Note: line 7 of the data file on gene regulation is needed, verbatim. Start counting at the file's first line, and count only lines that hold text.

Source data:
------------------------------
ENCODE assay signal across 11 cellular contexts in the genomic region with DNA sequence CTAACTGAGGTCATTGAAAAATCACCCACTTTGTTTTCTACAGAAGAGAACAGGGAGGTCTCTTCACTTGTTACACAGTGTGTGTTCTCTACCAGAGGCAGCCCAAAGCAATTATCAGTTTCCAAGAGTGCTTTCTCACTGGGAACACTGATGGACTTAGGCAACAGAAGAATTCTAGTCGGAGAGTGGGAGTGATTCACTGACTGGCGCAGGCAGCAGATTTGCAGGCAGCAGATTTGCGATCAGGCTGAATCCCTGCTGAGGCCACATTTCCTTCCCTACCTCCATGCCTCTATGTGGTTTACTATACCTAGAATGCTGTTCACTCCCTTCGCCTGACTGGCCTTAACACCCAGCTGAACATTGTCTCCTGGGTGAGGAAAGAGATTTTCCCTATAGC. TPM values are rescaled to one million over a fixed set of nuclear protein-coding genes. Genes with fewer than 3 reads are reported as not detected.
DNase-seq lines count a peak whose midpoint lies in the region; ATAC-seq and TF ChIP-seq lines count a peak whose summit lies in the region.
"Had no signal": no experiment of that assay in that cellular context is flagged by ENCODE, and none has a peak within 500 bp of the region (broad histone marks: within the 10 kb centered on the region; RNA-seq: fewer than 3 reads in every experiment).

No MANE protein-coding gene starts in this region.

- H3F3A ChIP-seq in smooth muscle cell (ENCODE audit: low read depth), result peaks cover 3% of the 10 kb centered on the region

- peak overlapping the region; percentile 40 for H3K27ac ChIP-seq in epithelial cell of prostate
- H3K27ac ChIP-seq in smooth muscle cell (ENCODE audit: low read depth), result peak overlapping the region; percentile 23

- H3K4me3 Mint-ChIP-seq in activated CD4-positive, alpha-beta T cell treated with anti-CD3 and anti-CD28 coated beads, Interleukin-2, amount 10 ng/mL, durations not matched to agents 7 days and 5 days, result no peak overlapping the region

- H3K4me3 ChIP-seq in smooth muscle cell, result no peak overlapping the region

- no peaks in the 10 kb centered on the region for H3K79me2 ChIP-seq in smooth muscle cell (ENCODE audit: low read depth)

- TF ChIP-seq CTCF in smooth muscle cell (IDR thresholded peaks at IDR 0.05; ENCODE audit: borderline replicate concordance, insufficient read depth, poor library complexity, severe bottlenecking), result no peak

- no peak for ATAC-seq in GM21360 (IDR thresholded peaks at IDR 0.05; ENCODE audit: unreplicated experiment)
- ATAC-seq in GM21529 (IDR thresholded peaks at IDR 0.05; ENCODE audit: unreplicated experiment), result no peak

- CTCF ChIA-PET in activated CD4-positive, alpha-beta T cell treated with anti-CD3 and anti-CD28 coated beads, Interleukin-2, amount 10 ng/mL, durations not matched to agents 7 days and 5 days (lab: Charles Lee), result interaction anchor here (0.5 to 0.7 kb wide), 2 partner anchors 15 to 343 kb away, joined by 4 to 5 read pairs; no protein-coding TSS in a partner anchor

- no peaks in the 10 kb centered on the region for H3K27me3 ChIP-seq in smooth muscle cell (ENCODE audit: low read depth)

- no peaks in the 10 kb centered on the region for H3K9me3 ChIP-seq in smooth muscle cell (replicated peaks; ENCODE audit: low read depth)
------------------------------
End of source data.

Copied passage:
- H3K27ac ChIP-seq in smooth muscle cell (ENCODE audit: low read depth), result peak overlapping the region; percentile 23